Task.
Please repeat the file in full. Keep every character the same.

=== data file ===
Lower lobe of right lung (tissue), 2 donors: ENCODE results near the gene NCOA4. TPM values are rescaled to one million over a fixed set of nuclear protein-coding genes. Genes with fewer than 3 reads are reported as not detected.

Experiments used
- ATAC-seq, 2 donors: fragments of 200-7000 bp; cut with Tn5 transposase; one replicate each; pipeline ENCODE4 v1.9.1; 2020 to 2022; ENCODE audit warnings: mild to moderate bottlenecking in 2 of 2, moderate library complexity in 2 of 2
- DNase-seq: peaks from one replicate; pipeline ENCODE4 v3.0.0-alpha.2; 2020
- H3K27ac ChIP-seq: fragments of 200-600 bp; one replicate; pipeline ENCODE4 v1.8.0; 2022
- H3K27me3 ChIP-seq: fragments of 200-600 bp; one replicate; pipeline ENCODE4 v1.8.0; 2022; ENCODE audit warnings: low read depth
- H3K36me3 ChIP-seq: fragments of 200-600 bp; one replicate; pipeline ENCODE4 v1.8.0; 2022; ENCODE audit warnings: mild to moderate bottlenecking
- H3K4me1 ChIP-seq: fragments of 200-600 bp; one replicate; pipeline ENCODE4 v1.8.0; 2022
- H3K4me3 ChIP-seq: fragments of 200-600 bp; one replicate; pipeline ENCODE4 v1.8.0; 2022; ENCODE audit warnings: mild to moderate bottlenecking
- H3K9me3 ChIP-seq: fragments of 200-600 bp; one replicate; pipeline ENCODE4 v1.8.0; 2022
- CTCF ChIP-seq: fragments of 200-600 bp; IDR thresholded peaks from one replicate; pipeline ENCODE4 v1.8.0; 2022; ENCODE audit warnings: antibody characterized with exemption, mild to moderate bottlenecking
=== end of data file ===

Lower lobe of right lung (tissue), 2 donors: ENCODE results near the gene NCOA4. TPM values are rescaled to one million over a fixed set of nuclear protein-coding genes. Genes with fewer than 3 reads are reported as not detected.

Experiments used
- ATAC-seq, 2 donors: fragments of 200-7000 bp; cut with Tn5 transposase; one replicate each; pipeline ENCODE4 v1.9.1; 2020 to 2022; ENCODE audit warnings: mild to moderate bottlenecking in 2 of 2, moderate library complexity in 2 of 2
- DNase-seq: peaks from one replicate; pipeline ENCODE4 v3.0.0-alpha.2; 2020
- H3K27ac ChIP-seq: fragments of 200-600 bp; one replicate; pipeline ENCODE4 v1.8.0; 2022
- H3K27me3 ChIP-seq: fragments of 200-600 bp; one replicate; pipeline ENCODE4 v1.8.0; 2022; ENCODE audit warnings: low read depth
- H3K36me3 ChIP-seq: fragments of 200-600 bp; one replicate; pipeline ENCODE4 v1.8.0; 2022; ENCODE audit warnings: mild to moderate bottlenecking
- H3K4me1 ChIP-seq: fragments of 200-600 bp; one replicate; pipeline ENCODE4 v1.8.0; 2022
- H3K4me3 ChIP-seq: fragments of 200-600 bp; one replicate; pipeline ENCODE4 v1.8.0; 2022; ENCODE audit warnings: mild to moderate bottlenecking
- H3K9me3 ChIP-seq: fragments of 200-600 bp; one replicate; pipeline ENCODE4 v1.8.0; 2022
- CTCF ChIP-seq: fragments of 200-600 bp; IDR thresholded peaks from one replicate; pipeline ENCODE4 v1.8.0; 2022; ENCODE audit warnings: antibody characterized with exemption, mild to moderate bottlenecking